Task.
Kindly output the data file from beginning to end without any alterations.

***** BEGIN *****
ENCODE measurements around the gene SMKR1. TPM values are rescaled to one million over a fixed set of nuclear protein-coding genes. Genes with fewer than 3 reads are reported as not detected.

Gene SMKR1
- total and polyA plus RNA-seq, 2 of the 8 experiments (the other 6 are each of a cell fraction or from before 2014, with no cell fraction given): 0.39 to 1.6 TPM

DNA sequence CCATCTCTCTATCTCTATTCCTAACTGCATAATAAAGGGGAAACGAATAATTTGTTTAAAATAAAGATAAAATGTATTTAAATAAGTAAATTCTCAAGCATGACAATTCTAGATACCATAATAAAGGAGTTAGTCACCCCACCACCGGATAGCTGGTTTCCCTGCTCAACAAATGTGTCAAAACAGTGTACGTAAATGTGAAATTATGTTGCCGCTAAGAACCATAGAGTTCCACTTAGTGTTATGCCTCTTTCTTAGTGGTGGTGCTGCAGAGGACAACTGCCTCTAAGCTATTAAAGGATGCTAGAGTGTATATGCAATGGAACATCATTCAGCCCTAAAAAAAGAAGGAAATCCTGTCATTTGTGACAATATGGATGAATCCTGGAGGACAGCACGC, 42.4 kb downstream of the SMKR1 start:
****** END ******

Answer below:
ENCODE measurements around the gene SMKR1. TPM values are rescaled to one million over a fixed set of nuclear protein-coding genes. Genes with fewer than 3 reads are reported as not detected.

Gene SMKR1
- total and polyA plus RNA-seq, 2 of the 8 experiments (the other 6 are each of a cell fraction or from before 2014, with no cell fraction given): 0.39 to 1.6 TPM

DNA sequence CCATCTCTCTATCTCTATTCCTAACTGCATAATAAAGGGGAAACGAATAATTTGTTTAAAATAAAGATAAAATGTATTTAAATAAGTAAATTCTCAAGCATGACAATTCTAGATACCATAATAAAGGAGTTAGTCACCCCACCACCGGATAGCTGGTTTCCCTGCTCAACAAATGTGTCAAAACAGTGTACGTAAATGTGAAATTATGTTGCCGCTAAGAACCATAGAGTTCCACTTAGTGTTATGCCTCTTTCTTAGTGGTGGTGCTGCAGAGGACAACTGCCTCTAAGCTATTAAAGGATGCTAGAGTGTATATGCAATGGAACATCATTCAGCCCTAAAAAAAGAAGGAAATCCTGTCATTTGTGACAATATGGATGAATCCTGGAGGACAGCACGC, 42.4 kb downstream of the SMKR1 start: